Kansas names businesses, schools, churches, long-term care facilities with COVID-19 outbreaks

By: - September 9, 2020 12:46 pm
Lee Norman, secretary of the Kansas Department of Health and Environment, said Monday growth of COVID-19 across Kansas affirmed the necessity of people to adhere to recommendations to wear a mask and maintain social distancing. (Sherman Smith/Kansas Reflector)

Lee Norman, secretary of the Kansas Department of Health and Environment, said Monday growth of COVID-19 across Kansas affirmed the necessity of people to adhere to recommendations to wear a mask and maintain social distancing. (Sherman Smith/Kansas Reflector)

TOPEKA — The Kansas Department of Health and Environment on Wednesday released for the first time the names and places associated with active outbreaks of COVID-19 across the state.

The list includes seven Greek houses at Kansas State University, plus eight other universities and colleges, more than two-dozen long-term care facilities, nine private businesses, four religious gatherings, two public schools and six sports teams.

KDHE secretary Lee Norman said the purpose of releasing the information is to empower Kansans to be proactive about assessing their personal health risks.

“If an individual sees locations they regularly visit on the cluster list, they will have a better sense of how they are increasing their own personal risk and perhaps make some individual decisions to reduce the spread of the disease,” Norman said.

KDHE also reported 495 Kansas residents have died from the novel coronavirus, an 8% increase from last week. Health officials have documented 47,410 cases since the virus was first detected in Kansas in early March. Norman warned the impact of the virus is likely to intensify in the fall and winter months.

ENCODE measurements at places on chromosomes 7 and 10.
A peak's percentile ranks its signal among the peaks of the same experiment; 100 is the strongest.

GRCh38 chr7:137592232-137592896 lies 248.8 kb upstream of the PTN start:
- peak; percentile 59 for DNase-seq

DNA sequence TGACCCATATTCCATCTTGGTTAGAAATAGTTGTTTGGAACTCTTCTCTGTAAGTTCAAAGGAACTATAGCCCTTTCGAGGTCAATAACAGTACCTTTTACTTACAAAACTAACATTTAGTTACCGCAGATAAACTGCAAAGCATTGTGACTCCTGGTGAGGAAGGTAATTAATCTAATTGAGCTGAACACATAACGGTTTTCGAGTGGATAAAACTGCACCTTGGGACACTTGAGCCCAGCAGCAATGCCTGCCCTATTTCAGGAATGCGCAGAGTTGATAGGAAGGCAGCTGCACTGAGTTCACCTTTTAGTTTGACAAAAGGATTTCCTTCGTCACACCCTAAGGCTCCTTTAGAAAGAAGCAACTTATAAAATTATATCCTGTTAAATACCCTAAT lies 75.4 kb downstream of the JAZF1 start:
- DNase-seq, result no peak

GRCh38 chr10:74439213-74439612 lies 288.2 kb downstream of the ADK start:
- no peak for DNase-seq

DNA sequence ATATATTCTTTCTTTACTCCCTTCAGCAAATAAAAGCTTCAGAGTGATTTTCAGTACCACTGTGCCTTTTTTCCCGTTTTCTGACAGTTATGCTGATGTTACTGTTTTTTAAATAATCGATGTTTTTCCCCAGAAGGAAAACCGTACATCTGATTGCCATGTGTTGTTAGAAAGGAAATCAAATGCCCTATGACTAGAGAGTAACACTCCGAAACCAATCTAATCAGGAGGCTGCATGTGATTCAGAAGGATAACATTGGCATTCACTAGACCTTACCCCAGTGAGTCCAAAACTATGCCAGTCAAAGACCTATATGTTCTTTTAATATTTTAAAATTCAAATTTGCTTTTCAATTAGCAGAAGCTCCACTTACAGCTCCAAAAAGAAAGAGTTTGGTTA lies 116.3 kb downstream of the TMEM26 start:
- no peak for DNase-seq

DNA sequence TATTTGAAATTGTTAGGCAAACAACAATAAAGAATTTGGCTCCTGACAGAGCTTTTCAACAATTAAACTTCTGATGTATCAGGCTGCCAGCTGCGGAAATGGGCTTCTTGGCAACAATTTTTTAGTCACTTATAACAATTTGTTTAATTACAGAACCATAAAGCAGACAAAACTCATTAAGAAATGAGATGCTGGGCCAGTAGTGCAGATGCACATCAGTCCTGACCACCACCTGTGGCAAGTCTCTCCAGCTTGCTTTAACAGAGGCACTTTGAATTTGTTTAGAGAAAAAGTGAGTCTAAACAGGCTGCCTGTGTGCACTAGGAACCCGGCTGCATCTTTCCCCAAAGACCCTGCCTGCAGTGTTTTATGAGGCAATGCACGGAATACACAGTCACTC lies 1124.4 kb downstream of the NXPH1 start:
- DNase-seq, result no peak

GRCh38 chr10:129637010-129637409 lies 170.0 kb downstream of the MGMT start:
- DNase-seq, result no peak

Gov. Laura Kelly’s office last week announced the decision to begin naming the locations connected to five or more confirmed cases of COVID-19. For private businesses, the threshold for being named publicly is 20 cases.

Seven business groups, including the Kansas Chamber of Commerce, sent a letter to the governor on Wednesday asking her not to move forward with plans to identify active cases associated with businesses.

In addition to the Kansas Chamber, the letter was sent on behalf of Associated General Contractors of Kansas, Kansas Livestock Association, Kansas Bankers Association, National Federation of Independent Businesses, the Builders Association, and Wichita Regional Chamber of Commerce.

“We are unsure what the benefit of this disclosure offers, other than a public shaming of businesses where an outbreak occurs,” said Kansas Chamber president and CEO Alan Cobb. “That said, we are curious what legal basis or authority exists for the state to adopt this policy and whether the governor and her administration have considered any possible legal ramifications against either the state or a business impacted by this policy decision. We have seen Kansas businesses go above and beyond the call to protect their employees, customers, and Kansans during the last five months.”